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This inexpensive saw is for light-duty applications only
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Price:   $60 List | $59 at Amazon
Pros:  Inexpensive, decent blade changing system, average cutting power
Cons:  Limited battery life, poor sightlines, fiddly adjustments
Manufacturer:   PORTER-CABLE
By Nick Miley and Austin Palmer  ⋅  Dec 19, 2019
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#9 of 10
  • Ease of Use - 50% 4
  • Cutting - 30% 5
  • Battery - 20% 3

Our Verdict

While the PORTER-CABLE PCC660 appears to be a bargain, the reduction in price comes at the cost of battery life, and ease of use functionality. Specifically, the saw has a difficult to turn twist knob for the bevel adjustment, and the bevel degree markers are hard to read. Moreover, the sightlines are a sixteenth of an inch off on the long side. The 4 amp-hour battery is also an issue — it's one of the shortest-lived power cells that we've tested. The saw will make most cuts, but it often struggles to do so. Ultimately, we see this saw as an introductory tool that restricts users to the most basic cutting applications.

Compare to Similar Products

Our Analysis and Test Results

What sets the PORTER-CABLE apart from the class of circular saws is its price tag and its low scores in our ease of use and battery tests. The saw would be much improved if it had a longer-lasting battery and some basic user interface features promoting better cuts while easing user frustration. It should be said that the saw will make some reasonably demanding cuts. However, it protests the action with sluggish blade RPMs and a heightening of the motor pitch — not good signs. Finally, the saw's shoe is rather poorly designed, making bevel adjustments and cuts hard to get right.

Performance Comparison


We definitely like a saw that is priced low enough that those on a tight budget can enter the market. It's also good that it is capable of making crosscuts and rips of common dimensional lumber. After all, what good is an affordable saw if it doesn't work?


What we don't like about the PORTER-CABLE is that the saw will quickly be outgrown if the user puts it to regular use. Our concern here is the old adage buy cheap, buy twice. The saw is indeed substantially better than a hand saw. However, it lacks in so many important features — accurate sightlines, proper bevel adjustments, and decent battery life — that it will quickly become an obsolete item if consistently used.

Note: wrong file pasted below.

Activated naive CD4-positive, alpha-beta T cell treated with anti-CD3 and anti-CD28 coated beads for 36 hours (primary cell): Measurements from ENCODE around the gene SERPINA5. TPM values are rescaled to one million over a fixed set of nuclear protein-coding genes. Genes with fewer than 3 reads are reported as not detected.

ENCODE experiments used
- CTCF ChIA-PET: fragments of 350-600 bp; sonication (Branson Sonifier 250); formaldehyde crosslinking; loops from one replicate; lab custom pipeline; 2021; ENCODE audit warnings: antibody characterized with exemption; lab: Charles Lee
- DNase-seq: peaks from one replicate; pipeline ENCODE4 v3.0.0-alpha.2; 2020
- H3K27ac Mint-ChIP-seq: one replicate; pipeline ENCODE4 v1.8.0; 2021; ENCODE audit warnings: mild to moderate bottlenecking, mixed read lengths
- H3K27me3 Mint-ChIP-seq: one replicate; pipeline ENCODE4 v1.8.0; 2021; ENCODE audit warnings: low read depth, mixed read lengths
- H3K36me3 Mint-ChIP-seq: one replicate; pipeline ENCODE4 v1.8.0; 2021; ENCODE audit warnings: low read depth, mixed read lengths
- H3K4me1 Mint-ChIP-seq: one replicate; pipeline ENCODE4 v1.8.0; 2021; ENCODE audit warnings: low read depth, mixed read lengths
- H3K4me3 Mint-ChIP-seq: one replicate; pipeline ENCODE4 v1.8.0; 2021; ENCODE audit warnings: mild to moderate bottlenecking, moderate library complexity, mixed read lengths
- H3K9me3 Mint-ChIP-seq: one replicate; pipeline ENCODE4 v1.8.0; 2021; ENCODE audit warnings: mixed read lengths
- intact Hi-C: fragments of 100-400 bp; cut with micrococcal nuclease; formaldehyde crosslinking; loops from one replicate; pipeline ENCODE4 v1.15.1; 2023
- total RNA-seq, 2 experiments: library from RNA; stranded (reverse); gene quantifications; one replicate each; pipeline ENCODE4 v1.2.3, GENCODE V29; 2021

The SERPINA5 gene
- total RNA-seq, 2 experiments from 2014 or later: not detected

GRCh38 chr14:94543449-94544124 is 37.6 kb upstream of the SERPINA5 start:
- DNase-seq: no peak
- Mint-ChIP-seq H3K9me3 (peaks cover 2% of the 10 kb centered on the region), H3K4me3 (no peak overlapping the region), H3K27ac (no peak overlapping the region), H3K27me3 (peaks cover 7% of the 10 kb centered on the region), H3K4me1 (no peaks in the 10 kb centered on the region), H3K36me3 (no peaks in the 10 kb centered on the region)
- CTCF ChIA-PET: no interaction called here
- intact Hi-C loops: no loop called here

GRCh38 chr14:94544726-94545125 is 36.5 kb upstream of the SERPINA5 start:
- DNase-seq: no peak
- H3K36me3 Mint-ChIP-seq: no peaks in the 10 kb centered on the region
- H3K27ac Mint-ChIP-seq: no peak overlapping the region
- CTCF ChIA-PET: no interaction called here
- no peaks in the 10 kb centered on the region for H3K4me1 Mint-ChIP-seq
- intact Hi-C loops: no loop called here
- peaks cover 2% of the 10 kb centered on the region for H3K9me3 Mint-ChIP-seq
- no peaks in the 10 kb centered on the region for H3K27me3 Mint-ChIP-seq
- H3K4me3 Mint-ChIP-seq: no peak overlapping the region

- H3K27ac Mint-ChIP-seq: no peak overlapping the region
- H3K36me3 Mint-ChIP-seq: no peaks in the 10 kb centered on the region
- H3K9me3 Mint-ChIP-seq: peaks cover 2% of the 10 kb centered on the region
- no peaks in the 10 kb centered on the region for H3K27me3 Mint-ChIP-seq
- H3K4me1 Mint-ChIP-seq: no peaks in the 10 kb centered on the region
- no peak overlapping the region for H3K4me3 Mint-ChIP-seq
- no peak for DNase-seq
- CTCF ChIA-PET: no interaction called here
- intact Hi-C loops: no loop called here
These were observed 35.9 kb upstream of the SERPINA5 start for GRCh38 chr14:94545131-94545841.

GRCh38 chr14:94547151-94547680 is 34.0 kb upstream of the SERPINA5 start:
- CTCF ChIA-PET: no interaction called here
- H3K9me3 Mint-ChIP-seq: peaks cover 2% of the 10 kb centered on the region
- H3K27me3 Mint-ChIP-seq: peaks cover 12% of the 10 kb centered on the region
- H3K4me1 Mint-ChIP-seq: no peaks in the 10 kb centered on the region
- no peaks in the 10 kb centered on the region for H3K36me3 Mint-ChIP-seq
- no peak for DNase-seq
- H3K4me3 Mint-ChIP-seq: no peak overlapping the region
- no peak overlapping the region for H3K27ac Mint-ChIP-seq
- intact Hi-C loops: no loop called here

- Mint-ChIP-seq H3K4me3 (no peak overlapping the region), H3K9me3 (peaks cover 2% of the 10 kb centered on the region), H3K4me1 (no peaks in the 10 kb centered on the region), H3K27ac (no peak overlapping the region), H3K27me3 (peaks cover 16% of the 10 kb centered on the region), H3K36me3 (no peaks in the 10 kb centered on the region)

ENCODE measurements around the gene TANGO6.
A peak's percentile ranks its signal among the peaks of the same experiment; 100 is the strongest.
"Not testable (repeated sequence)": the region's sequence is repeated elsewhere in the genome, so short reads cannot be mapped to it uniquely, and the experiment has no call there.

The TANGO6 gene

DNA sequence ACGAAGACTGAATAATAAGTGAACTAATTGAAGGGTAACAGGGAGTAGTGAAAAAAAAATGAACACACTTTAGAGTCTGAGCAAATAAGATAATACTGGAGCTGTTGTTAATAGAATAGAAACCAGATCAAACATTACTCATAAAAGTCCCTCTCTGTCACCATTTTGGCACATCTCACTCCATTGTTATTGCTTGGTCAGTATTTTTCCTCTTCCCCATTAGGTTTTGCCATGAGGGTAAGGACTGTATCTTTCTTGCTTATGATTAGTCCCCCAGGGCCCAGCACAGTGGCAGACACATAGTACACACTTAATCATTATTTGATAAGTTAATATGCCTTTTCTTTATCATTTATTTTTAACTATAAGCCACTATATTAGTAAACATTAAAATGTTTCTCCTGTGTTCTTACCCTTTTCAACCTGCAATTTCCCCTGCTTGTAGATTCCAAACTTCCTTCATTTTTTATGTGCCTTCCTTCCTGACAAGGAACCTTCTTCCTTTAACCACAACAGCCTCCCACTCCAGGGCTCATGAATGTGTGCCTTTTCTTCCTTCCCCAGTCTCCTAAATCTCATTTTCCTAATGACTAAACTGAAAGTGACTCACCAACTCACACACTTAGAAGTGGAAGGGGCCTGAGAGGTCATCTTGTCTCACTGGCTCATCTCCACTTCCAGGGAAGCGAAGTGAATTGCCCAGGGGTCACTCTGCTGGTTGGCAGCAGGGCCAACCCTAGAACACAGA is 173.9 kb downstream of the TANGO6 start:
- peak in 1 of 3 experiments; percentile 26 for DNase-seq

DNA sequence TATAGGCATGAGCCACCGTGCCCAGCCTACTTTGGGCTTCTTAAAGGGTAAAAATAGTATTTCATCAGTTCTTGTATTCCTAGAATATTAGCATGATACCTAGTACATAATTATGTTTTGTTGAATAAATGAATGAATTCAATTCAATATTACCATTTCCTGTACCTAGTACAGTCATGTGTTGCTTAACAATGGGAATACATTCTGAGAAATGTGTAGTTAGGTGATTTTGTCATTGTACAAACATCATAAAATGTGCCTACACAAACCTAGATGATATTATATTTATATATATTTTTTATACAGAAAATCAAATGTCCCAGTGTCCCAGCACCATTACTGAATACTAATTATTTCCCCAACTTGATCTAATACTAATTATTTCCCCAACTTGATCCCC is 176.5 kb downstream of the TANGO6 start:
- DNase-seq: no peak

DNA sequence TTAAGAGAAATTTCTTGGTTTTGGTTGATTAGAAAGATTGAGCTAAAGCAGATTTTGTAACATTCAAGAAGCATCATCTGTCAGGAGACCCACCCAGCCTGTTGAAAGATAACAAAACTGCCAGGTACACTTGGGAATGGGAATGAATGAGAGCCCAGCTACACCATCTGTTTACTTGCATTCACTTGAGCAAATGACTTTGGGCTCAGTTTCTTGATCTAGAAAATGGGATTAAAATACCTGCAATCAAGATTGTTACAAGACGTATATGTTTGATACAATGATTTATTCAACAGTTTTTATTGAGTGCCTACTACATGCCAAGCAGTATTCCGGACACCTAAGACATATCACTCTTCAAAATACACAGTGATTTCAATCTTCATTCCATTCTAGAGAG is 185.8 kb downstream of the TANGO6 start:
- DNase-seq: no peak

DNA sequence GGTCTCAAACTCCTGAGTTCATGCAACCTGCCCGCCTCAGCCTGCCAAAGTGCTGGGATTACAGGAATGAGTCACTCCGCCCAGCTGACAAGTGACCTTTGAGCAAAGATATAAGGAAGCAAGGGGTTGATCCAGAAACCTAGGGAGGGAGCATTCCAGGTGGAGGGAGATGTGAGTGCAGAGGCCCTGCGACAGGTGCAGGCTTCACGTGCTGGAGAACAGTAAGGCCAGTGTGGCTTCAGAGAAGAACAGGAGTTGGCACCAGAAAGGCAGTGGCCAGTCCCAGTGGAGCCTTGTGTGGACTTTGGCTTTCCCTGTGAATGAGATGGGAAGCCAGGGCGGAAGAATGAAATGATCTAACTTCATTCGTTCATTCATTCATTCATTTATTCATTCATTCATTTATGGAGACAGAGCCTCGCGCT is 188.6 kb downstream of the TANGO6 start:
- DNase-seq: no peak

Additionally, we found the blade changing procedure to be a real pain in the you know what. As this is a common point of frustration for the inexperienced user, we think that PORTER_CABLE could have done better on this aspect of the design. As it is, the blade has to be leveraged into place.

Note the lower blade guard pressing against the saw blade. On the opposite side  the arbor is also in contact with the blade. This makes the task of inserting/ removing the blade a pain.
Note the lower blade guard pressing against the saw blade. On the opposite side, the arbor is also in contact with the blade. This makes the task of inserting/ removing the blade a pain.


We think that the PORTER-CABLE is an appropriately priced product. However, the saw's value decreases with an increase in use. This means that if you are an infrequent DIYer, this tool's low price is a boon. However, if you plan on using the saw often, then you will likely be shopping for a better product rather quickly because all its shortcomings will become overwhelming and ultimately unbearable.


The PORTER-CABLE PCC660 is an economy saw to be sure. However, it's important to recognize that the decrease in cost is accompanied by a loss in battery life and numerous ease of use features. We think that this saw will best suit those with infrequent light-duty tasks in mind. Those with plans for more intensive work should set their sights on a higher-quality saw.

Nick Miley and Austin Palmer